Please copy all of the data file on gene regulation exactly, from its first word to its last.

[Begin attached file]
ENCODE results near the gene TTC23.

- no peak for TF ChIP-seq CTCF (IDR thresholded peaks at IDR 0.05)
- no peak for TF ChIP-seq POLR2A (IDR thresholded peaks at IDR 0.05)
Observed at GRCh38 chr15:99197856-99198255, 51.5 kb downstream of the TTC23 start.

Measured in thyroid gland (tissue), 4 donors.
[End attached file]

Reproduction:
ENCODE results near the gene TTC23.

- no peak for TF ChIP-seq CTCF (IDR thresholded peaks at IDR 0.05)
- no peak for TF ChIP-seq POLR2A (IDR thresholded peaks at IDR 0.05)
Observed at GRCh38 chr15:99197856-99198255, 51.5 kb downstream of the TTC23 start.

Measured in thyroid gland (tissue), 4 donors.